MYSTIC KNIGHTS OF TIR NA NOG
(FOX, September 12, 1998-May 7, 1999)
Saban Entertainment, Renaissance-Atlantic Films, Sharpmist, Ltd.
By 1998, Power Rangers wasn’t as popular as it once was. Saban Entertainment was considering ending the franchise with the latest installment, Power Rangers in Space. That meant they needed a new franchise to fill the airwaves. Deciding to take their five years of experience adapting Super Sentai for American audiences, they chose to create a completely original show done in a similar style.
Mystic Knights of Tir Na Nog was set in a fantasy version of ancient Ireland. Queen Maeve (Charlotte Bradley), ruler of the land of Temra, sought to conquer the peaceful kingdom of Kells, believing it to be her birthright to rule. To achieve this goal, she allied herself with the evil fairy Mider (Ned Dennehy). He gave her a mystical Rune Stone that allowed her to use sorcery to create various ogres and giants to aid in her troops’ attacks. Leading those troops was Torc (Gerry O’Brien), a former general of Kells. Maeve also employed Bogies, little people who served as her spies, and her half-demon son, Lugad (Eric O’Cuinn). Unlike the other tokusatsu (Japanese action shows with heavy special effects usage) Saban adapted that repurposed existing costumes, this series utilized a combination of costumes and primitive CGI for their monsters.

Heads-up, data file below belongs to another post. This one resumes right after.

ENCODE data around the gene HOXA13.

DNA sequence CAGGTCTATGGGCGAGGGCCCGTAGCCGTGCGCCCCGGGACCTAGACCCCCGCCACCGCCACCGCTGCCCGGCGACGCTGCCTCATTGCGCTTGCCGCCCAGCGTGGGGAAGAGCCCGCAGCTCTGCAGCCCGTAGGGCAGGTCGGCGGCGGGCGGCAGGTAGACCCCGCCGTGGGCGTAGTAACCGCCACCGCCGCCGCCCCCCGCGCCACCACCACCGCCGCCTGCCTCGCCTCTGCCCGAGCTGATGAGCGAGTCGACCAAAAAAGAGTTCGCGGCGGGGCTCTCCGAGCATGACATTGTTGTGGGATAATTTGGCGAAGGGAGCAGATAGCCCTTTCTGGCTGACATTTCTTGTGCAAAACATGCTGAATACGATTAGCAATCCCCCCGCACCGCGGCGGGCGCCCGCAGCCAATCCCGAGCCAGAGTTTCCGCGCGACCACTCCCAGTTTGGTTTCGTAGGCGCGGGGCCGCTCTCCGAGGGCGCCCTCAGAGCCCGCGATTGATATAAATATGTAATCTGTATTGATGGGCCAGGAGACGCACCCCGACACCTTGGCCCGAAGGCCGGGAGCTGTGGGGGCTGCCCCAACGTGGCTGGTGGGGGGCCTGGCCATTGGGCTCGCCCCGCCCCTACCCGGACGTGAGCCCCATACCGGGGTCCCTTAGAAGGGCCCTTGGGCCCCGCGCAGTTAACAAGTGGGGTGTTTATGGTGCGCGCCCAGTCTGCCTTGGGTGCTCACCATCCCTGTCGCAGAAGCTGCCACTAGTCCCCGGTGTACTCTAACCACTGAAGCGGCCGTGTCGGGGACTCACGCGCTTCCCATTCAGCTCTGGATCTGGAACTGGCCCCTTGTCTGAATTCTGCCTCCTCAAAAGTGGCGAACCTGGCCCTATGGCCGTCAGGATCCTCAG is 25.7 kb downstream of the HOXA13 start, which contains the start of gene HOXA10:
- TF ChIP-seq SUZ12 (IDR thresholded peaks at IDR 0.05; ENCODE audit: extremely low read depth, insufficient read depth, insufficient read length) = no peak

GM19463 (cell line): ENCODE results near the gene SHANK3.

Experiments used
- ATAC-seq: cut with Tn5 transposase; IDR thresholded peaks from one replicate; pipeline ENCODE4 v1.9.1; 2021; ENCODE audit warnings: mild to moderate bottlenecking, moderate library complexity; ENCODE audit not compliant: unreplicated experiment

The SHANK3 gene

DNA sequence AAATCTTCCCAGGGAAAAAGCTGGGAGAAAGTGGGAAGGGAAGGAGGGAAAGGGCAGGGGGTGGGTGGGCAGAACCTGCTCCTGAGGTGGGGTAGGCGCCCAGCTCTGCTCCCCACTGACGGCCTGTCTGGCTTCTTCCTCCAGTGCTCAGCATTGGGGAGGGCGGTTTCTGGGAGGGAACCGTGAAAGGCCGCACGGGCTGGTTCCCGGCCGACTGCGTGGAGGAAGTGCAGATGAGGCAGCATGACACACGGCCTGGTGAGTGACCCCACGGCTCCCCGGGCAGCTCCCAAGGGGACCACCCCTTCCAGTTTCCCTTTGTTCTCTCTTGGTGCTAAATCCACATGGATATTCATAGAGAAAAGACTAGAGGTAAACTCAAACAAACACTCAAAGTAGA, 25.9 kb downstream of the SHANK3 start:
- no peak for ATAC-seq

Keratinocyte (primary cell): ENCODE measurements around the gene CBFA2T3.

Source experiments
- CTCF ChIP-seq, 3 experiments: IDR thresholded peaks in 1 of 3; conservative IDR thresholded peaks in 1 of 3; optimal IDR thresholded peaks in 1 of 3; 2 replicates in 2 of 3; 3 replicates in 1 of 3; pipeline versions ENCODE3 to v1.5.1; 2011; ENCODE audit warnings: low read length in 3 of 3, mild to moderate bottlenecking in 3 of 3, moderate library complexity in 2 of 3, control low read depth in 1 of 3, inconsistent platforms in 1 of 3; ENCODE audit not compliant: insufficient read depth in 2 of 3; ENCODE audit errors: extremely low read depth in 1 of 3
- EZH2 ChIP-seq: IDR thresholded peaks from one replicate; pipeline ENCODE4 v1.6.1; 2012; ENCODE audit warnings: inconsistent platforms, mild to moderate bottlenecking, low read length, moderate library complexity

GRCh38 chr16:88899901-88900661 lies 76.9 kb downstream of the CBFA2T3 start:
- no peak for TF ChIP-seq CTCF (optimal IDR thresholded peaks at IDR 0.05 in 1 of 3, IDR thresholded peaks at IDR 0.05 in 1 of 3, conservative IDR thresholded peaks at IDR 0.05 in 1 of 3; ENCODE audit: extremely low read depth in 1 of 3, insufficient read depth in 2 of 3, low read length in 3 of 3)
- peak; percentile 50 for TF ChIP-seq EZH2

|The Knights: Rohan, Deirdre, Angus and Ivar.|